October 9, 2016
Affinity Labs v. DirectTV et al (CAFC 2015-1845) is another instance of willy-nilly patent ineligibility. A CAFC panel found "the claims are directed not to an improvement in cellular telephones but simply to the use of cellular telephones as tools in the aid of a process focused on an abstract idea. That is not enough to constitute patentable subject matter." Apparently, tools are only useful if their process is not focused on abstract idea. A confession in the opinion makes the large point: "we have acknowledged that 'precision has been elusive in defining an all-purpose boundary between the abstract and the concrete.'"
The abstraction of patent law into utter arbitrariness continues. In Intellectual Ventures v. Symantec and Trend Micro (CAFC 2015-1769), a CAFC panel finds virus-protection software an abstract idea, ineligible for patent protection. The court is still unable to draw a clear line of patentability, instead relying on gibberish ("the category of abstract ideas is not limited to economic or commercial practices or methods of organizing human activity; an inventive concept sufficient to transform the claimed abstract idea into a patent-eligible application"). Judge Mayer, in concurrence, confuses invention with free speech, opining the non sequitor that "patents constricting the essential channels of online communication run afoul of the First Amendment." Mayer opines that "claims directed to software implemented on a generic computer are categorically not eligible for patent." No one in their right mind has any idea, abstract or not, what constitutes a "non-generic" computer, as all computers are functionally equivalent (function being the sine qua non of utility, which is what patents are all about). What is clear is that large corporations now have little to fear, except lawyers fees, from any method patent that involves a microprocessor.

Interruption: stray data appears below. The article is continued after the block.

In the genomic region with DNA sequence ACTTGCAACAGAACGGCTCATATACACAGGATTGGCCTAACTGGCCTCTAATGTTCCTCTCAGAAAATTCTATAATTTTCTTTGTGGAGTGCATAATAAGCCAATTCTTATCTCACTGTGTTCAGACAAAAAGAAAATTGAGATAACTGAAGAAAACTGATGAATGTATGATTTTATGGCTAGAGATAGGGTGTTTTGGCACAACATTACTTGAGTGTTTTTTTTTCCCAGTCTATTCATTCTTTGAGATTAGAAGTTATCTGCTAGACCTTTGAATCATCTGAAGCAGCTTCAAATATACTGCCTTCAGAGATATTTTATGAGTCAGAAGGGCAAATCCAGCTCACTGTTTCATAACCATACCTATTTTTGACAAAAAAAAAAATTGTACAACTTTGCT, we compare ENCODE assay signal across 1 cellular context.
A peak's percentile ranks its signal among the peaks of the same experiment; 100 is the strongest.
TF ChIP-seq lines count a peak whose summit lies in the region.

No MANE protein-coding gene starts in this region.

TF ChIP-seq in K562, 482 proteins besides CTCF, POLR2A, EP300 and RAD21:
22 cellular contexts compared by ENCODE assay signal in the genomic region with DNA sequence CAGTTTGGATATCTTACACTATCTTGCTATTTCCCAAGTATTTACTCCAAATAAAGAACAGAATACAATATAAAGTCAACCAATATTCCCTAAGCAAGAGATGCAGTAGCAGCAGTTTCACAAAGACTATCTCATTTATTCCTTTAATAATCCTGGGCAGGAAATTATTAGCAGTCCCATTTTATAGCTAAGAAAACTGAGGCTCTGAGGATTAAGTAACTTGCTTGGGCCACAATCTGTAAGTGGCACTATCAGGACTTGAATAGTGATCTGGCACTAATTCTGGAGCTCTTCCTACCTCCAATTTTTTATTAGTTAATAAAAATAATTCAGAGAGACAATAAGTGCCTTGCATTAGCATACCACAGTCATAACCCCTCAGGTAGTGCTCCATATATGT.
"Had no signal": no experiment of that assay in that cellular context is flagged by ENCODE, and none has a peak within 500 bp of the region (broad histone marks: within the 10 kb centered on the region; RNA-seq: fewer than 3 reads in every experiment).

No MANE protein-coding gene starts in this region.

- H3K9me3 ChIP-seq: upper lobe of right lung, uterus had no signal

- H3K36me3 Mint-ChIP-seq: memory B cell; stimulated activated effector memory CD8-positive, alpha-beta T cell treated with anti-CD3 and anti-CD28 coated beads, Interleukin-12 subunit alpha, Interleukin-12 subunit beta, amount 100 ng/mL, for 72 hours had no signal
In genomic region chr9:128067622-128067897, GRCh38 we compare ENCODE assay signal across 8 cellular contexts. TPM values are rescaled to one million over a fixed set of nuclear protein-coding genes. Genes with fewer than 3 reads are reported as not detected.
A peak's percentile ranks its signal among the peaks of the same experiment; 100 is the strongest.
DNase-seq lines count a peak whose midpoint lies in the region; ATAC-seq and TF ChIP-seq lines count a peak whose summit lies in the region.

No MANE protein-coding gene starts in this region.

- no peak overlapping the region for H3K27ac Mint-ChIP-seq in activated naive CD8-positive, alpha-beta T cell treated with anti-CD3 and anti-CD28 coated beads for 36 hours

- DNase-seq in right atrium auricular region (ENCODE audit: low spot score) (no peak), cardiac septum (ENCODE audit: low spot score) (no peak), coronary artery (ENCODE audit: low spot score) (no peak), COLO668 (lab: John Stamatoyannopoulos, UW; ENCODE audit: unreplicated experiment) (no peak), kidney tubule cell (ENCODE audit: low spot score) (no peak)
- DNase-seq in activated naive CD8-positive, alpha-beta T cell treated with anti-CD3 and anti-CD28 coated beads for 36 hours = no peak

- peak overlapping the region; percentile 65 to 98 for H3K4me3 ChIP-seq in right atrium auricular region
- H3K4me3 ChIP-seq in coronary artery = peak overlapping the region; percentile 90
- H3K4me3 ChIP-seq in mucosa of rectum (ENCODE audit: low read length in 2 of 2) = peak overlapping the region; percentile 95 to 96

Another Bite For The Apple
In Apple v. Samsung (2015-1171), the CAFC once again demonstrated its lawless bias and caprice, reversing an appeals panel to reinstate the erroneous obviousness decision by the district court, finding for Apple against Samsung (no surprise there). Judge Reyna, in dissent: "The majority's en banc review is simply a do over."